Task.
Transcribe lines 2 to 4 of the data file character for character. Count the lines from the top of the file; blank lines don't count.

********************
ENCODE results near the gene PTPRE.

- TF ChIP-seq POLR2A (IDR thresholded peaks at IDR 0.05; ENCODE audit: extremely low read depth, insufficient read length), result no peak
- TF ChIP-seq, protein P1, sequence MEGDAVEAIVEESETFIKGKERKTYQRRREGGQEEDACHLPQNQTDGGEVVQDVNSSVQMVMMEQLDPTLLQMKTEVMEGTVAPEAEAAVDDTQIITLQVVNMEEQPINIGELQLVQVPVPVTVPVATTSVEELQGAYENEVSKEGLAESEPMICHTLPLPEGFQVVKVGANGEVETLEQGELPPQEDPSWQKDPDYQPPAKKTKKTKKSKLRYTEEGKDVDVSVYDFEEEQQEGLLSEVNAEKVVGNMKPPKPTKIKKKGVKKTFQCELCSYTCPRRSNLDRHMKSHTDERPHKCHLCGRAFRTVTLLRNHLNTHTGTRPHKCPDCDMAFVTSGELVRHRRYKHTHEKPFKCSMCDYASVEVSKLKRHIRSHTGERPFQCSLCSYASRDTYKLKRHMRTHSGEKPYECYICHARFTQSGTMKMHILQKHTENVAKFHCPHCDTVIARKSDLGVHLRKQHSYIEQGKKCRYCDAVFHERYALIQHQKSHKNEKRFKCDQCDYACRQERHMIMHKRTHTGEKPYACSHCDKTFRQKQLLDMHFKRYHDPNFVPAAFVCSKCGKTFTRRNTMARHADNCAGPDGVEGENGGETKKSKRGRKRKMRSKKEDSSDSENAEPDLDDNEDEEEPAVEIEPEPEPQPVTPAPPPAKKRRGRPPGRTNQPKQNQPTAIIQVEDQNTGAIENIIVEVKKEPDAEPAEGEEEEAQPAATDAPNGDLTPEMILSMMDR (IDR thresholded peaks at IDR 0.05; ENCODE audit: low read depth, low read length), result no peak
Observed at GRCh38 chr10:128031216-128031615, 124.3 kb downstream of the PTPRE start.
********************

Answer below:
- TF ChIP-seq POLR2A (IDR thresholded peaks at IDR 0.05; ENCODE audit: extremely low read depth, insufficient read length), result no peak
- TF ChIP-seq, protein P1, sequence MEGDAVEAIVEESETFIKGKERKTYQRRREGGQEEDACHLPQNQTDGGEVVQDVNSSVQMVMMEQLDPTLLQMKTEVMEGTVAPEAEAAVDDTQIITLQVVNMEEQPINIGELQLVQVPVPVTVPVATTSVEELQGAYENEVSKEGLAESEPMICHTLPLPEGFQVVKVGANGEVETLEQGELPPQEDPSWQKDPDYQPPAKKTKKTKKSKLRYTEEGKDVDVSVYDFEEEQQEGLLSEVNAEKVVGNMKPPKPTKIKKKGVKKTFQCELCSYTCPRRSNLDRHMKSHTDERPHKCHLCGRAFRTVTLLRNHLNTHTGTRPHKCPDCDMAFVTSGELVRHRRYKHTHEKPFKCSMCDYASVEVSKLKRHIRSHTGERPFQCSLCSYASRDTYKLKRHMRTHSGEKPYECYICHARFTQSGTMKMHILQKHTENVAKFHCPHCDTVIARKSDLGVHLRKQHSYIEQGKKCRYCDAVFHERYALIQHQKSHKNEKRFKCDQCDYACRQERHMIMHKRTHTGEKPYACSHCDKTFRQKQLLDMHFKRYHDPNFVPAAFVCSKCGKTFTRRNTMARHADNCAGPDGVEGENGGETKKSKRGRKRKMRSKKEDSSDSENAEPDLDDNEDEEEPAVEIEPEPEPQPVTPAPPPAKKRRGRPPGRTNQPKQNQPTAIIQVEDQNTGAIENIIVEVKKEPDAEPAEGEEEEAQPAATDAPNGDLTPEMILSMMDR (IDR thresholded peaks at IDR 0.05; ENCODE audit: low read depth, low read length), result no peak
Observed at GRCh38 chr10:128031216-128031615, 124.3 kb downstream of the PTPRE start.